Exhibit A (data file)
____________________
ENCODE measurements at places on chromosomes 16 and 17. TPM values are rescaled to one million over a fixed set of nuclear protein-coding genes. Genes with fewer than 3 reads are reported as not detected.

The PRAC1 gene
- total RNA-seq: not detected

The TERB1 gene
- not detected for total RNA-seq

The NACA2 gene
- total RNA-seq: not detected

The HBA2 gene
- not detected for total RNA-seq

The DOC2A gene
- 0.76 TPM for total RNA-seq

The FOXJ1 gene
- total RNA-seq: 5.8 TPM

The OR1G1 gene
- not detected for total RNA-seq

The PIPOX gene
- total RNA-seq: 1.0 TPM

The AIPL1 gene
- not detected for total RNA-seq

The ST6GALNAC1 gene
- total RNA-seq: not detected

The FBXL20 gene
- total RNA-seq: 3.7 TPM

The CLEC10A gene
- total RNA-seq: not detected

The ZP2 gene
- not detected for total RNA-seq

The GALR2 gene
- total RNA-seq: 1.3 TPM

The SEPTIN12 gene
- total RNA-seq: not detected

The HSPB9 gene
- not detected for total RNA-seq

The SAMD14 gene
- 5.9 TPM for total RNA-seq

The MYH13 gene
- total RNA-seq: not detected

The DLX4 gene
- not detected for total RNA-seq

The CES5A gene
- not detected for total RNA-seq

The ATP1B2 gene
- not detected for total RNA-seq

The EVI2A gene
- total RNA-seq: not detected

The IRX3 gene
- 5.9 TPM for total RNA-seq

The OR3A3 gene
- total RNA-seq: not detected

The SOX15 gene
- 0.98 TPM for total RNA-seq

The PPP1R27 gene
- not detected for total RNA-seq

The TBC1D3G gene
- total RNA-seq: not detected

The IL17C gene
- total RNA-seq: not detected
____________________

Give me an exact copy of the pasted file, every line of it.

ENCODE measurements at places on chromosomes 16 and 17. TPM values are rescaled to one million over a fixed set of nuclear protein-coding genes. Genes with fewer than 3 reads are reported as not detected.

The PRAC1 gene
- total RNA-seq: not detected

The TERB1 gene
- not detected for total RNA-seq

The NACA2 gene
- total RNA-seq: not detected

The HBA2 gene
- not detected for total RNA-seq

The DOC2A gene
- 0.76 TPM for total RNA-seq

The FOXJ1 gene
- total RNA-seq: 5.8 TPM

The OR1G1 gene
- not detected for total RNA-seq

The PIPOX gene
- total RNA-seq: 1.0 TPM

The AIPL1 gene
- not detected for total RNA-seq

The ST6GALNAC1 gene
- total RNA-seq: not detected

The FBXL20 gene
- total RNA-seq: 3.7 TPM

The CLEC10A gene
- total RNA-seq: not detected

The ZP2 gene
- not detected for total RNA-seq

The GALR2 gene
- total RNA-seq: 1.3 TPM

The SEPTIN12 gene
- total RNA-seq: not detected

The HSPB9 gene
- not detected for total RNA-seq

The SAMD14 gene
- 5.9 TPM for total RNA-seq

The MYH13 gene
- total RNA-seq: not detected

The DLX4 gene
- not detected for total RNA-seq

The CES5A gene
- not detected for total RNA-seq

The ATP1B2 gene
- not detected for total RNA-seq

The EVI2A gene
- total RNA-seq: not detected

The IRX3 gene
- 5.9 TPM for total RNA-seq

The OR3A3 gene
- total RNA-seq: not detected

The SOX15 gene
- 0.98 TPM for total RNA-seq

The PPP1R27 gene
- not detected for total RNA-seq

The TBC1D3G gene
- total RNA-seq: not detected

The IL17C gene
- total RNA-seq: not detected